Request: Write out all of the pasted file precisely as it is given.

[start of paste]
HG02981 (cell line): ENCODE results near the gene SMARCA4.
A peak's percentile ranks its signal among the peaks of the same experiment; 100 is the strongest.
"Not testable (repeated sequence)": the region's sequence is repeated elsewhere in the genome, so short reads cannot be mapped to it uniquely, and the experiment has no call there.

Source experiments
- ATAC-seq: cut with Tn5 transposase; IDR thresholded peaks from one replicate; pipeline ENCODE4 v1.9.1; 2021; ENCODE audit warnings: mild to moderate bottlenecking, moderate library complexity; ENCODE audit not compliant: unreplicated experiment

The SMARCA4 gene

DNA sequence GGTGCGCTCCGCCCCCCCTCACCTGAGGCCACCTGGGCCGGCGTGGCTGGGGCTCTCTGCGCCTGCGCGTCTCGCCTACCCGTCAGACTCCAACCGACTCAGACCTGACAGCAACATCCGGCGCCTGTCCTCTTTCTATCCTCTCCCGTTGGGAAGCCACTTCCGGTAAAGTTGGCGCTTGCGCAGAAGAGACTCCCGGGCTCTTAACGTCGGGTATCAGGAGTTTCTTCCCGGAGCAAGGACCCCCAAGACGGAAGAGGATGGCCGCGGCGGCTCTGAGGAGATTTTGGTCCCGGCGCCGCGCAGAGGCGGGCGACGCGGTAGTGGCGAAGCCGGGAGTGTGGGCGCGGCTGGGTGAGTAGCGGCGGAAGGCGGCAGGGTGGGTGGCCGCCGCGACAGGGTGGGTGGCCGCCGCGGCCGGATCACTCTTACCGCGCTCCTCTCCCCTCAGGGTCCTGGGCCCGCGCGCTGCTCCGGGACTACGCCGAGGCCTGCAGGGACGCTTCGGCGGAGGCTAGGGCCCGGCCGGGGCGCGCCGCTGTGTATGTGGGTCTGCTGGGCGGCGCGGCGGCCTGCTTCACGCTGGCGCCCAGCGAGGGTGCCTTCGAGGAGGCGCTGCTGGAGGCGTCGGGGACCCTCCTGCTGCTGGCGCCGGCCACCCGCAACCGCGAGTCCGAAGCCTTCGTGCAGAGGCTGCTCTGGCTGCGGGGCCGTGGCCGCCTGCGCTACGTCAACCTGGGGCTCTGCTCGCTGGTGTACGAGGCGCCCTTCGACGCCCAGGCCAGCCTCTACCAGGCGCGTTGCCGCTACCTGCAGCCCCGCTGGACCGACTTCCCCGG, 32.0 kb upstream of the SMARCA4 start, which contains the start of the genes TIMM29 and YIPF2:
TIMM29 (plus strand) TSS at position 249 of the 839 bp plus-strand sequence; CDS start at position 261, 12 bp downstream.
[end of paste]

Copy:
HG02981 (cell line): ENCODE results near the gene SMARCA4.
A peak's percentile ranks its signal among the peaks of the same experiment; 100 is the strongest.
"Not testable (repeated sequence)": the region's sequence is repeated elsewhere in the genome, so short reads cannot be mapped to it uniquely, and the experiment has no call there.

Source experiments
- ATAC-seq: cut with Tn5 transposase; IDR thresholded peaks from one replicate; pipeline ENCODE4 v1.9.1; 2021; ENCODE audit warnings: mild to moderate bottlenecking, moderate library complexity; ENCODE audit not compliant: unreplicated experiment

The SMARCA4 gene

DNA sequence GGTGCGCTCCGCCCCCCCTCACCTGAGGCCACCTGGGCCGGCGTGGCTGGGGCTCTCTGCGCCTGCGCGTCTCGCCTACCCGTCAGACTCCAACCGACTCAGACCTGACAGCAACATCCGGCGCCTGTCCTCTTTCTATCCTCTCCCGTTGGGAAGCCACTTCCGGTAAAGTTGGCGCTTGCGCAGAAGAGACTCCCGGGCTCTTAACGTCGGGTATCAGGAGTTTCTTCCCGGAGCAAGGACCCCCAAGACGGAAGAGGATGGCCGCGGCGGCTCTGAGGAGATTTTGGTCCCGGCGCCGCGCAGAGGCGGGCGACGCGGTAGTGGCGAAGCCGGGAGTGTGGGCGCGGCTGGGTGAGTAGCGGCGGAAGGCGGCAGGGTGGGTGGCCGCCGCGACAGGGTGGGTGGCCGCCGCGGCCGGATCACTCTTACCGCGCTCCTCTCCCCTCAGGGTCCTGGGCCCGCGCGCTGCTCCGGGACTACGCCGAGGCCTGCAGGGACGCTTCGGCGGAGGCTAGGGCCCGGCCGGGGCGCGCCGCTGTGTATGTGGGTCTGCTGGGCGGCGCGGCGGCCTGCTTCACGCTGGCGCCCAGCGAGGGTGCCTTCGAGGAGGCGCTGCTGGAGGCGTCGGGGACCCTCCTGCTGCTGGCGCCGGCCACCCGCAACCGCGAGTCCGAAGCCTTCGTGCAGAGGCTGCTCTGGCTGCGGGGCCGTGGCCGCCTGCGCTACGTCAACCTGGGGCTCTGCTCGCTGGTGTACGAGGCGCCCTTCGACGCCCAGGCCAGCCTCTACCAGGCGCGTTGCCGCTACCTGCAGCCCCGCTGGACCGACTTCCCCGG, 32.0 kb upstream of the SMARCA4 start, which contains the start of the genes TIMM29 and YIPF2:
TIMM29 (plus strand) TSS at position 249 of the 839 bp plus-strand sequence; CDS start at position 261, 12 bp downstream.